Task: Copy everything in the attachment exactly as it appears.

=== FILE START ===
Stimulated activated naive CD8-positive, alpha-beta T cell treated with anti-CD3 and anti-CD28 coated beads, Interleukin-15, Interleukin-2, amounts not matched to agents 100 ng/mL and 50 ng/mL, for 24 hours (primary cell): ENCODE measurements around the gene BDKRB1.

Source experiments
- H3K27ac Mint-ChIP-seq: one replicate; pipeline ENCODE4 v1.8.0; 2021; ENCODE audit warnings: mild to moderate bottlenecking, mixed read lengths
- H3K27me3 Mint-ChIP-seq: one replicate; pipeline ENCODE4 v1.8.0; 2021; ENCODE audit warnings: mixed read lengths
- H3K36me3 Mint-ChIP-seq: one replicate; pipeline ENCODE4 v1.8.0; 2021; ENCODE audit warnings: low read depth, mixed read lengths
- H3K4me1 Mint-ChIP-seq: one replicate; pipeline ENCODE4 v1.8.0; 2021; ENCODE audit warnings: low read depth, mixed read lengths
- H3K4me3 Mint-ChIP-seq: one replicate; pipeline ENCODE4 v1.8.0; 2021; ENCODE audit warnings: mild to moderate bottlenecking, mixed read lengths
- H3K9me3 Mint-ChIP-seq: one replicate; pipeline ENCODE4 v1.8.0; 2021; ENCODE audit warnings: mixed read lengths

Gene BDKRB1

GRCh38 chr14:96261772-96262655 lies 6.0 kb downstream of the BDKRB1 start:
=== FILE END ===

Stimulated activated naive CD8-positive, alpha-beta T cell treated with anti-CD3 and anti-CD28 coated beads, Interleukin-15, Interleukin-2, amounts not matched to agents 100 ng/mL and 50 ng/mL, for 24 hours (primary cell): ENCODE measurements around the gene BDKRB1.

Source experiments
- H3K27ac Mint-ChIP-seq: one replicate; pipeline ENCODE4 v1.8.0; 2021; ENCODE audit warnings: mild to moderate bottlenecking, mixed read lengths
- H3K27me3 Mint-ChIP-seq: one replicate; pipeline ENCODE4 v1.8.0; 2021; ENCODE audit warnings: mixed read lengths
- H3K36me3 Mint-ChIP-seq: one replicate; pipeline ENCODE4 v1.8.0; 2021; ENCODE audit warnings: low read depth, mixed read lengths
- H3K4me1 Mint-ChIP-seq: one replicate; pipeline ENCODE4 v1.8.0; 2021; ENCODE audit warnings: low read depth, mixed read lengths
- H3K4me3 Mint-ChIP-seq: one replicate; pipeline ENCODE4 v1.8.0; 2021; ENCODE audit warnings: mild to moderate bottlenecking, mixed read lengths
- H3K9me3 Mint-ChIP-seq: one replicate; pipeline ENCODE4 v1.8.0; 2021; ENCODE audit warnings: mixed read lengths

Gene BDKRB1

GRCh38 chr14:96261772-96262655 lies 6.0 kb downstream of the BDKRB1 start: